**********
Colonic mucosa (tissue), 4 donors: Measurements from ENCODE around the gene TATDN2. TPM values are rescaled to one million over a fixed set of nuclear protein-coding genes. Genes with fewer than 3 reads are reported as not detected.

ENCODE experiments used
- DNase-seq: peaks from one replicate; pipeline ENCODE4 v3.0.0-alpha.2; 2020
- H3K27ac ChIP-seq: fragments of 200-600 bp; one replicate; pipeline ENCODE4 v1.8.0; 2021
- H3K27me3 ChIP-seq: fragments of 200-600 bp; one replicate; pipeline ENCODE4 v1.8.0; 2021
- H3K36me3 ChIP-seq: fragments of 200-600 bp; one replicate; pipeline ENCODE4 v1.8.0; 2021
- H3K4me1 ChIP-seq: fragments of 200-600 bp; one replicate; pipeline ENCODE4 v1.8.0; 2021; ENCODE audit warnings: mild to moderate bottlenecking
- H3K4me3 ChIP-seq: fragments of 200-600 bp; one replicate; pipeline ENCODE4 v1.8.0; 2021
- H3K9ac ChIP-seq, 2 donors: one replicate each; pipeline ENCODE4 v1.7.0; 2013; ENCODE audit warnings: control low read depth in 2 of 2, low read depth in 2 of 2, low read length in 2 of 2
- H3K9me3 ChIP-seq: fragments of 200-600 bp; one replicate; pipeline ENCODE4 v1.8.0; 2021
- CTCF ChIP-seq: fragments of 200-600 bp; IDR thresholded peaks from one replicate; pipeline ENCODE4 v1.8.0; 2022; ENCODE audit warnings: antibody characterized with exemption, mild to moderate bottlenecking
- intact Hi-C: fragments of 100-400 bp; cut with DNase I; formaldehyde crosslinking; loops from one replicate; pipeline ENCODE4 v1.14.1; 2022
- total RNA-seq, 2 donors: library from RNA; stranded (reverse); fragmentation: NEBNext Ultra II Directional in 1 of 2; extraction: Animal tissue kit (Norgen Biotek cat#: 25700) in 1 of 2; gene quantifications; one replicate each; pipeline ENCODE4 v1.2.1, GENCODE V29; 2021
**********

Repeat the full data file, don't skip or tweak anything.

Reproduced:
Colonic mucosa (tissue), 4 donors: Measurements from ENCODE around the gene TATDN2. TPM values are rescaled to one million over a fixed set of nuclear protein-coding genes. Genes with fewer than 3 reads are reported as not detected.

ENCODE experiments used
- DNase-seq: peaks from one replicate; pipeline ENCODE4 v3.0.0-alpha.2; 2020
- H3K27ac ChIP-seq: fragments of 200-600 bp; one replicate; pipeline ENCODE4 v1.8.0; 2021
- H3K27me3 ChIP-seq: fragments of 200-600 bp; one replicate; pipeline ENCODE4 v1.8.0; 2021
- H3K36me3 ChIP-seq: fragments of 200-600 bp; one replicate; pipeline ENCODE4 v1.8.0; 2021
- H3K4me1 ChIP-seq: fragments of 200-600 bp; one replicate; pipeline ENCODE4 v1.8.0; 2021; ENCODE audit warnings: mild to moderate bottlenecking
- H3K4me3 ChIP-seq: fragments of 200-600 bp; one replicate; pipeline ENCODE4 v1.8.0; 2021
- H3K9ac ChIP-seq, 2 donors: one replicate each; pipeline ENCODE4 v1.7.0; 2013; ENCODE audit warnings: control low read depth in 2 of 2, low read depth in 2 of 2, low read length in 2 of 2
- H3K9me3 ChIP-seq: fragments of 200-600 bp; one replicate; pipeline ENCODE4 v1.8.0; 2021
- CTCF ChIP-seq: fragments of 200-600 bp; IDR thresholded peaks from one replicate; pipeline ENCODE4 v1.8.0; 2022; ENCODE audit warnings: antibody characterized with exemption, mild to moderate bottlenecking
- intact Hi-C: fragments of 100-400 bp; cut with DNase I; formaldehyde crosslinking; loops from one replicate; pipeline ENCODE4 v1.14.1; 2022
- total RNA-seq, 2 donors: library from RNA; stranded (reverse); fragmentation: NEBNext Ultra II Directional in 1 of 2; extraction: Animal tissue kit (Norgen Biotek cat#: 25700) in 1 of 2; gene quantifications; one replicate each; pipeline ENCODE4 v1.2.1, GENCODE V29; 2021